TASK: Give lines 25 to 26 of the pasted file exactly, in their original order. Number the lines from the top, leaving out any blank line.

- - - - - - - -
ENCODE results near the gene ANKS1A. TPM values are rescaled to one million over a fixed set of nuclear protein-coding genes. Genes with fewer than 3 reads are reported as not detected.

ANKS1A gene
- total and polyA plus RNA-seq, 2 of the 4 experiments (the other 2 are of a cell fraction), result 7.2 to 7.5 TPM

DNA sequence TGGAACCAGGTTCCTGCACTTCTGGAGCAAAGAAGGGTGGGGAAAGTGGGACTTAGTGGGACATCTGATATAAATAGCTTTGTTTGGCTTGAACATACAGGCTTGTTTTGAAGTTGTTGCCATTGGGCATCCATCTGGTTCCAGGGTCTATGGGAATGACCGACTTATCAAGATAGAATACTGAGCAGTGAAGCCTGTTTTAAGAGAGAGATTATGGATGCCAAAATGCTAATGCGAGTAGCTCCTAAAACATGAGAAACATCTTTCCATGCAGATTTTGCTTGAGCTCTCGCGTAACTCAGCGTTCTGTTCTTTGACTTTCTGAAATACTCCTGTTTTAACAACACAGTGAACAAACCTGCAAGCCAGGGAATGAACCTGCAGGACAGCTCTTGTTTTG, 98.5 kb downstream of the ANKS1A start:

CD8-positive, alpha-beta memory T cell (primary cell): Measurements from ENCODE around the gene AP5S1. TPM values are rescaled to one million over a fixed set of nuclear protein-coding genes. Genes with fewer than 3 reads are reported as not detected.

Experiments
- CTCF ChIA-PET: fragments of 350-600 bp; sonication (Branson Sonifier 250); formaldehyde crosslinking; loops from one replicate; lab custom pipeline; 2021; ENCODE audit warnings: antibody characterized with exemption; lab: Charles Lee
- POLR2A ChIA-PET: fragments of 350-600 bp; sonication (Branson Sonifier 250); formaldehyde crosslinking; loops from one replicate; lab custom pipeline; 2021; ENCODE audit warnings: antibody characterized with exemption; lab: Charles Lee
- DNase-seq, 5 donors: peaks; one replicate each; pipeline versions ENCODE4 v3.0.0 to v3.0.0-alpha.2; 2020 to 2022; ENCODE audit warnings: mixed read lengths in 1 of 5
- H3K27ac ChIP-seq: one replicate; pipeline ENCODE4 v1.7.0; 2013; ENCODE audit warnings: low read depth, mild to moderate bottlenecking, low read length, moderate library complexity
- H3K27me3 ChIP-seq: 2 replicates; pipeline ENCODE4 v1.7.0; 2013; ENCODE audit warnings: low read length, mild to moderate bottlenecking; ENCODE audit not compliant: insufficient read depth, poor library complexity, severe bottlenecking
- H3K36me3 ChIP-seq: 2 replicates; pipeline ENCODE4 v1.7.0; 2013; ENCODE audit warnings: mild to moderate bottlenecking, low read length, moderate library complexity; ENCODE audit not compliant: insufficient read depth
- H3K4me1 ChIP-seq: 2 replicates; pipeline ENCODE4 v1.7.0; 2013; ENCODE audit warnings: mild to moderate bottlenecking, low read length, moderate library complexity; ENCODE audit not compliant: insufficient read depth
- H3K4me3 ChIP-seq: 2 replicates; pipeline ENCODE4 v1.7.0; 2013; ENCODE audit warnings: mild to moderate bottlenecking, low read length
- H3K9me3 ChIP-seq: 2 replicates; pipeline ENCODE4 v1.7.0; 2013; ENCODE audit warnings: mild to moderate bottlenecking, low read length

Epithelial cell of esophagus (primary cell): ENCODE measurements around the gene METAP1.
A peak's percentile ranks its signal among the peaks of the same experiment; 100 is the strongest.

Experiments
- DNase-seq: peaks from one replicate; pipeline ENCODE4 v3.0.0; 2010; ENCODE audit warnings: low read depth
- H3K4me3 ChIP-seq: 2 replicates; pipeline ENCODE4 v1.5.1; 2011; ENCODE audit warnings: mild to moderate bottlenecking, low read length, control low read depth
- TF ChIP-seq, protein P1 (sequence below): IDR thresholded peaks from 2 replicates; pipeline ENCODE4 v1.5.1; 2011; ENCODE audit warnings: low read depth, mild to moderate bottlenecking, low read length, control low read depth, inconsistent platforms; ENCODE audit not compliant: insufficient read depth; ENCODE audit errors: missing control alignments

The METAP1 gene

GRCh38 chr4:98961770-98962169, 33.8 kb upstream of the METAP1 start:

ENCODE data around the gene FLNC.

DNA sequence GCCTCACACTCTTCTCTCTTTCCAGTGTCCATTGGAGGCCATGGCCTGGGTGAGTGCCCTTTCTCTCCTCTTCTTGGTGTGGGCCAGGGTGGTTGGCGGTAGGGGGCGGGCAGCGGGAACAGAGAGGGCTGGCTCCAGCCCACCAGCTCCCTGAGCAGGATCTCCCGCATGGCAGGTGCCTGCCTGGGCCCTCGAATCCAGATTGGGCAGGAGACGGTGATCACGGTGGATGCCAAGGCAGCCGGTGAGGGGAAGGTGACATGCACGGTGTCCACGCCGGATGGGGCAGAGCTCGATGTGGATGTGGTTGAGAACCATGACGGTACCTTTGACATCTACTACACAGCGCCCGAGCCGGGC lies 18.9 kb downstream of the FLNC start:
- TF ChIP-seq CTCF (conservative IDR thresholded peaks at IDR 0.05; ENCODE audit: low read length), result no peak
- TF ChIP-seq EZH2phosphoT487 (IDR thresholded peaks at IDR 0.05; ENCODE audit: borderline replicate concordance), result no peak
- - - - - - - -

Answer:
DNA sequence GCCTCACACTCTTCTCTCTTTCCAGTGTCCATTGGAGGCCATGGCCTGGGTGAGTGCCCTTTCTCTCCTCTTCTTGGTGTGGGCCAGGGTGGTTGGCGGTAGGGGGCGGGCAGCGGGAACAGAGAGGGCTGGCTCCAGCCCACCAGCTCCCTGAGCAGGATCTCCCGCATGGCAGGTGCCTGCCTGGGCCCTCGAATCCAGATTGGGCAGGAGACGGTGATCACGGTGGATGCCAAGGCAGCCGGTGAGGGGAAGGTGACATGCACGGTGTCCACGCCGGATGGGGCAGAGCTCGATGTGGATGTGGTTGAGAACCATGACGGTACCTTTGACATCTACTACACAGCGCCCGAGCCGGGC lies 18.9 kb downstream of the FLNC start:
- TF ChIP-seq CTCF (conservative IDR thresholded peaks at IDR 0.05; ENCODE audit: low read length), result no peak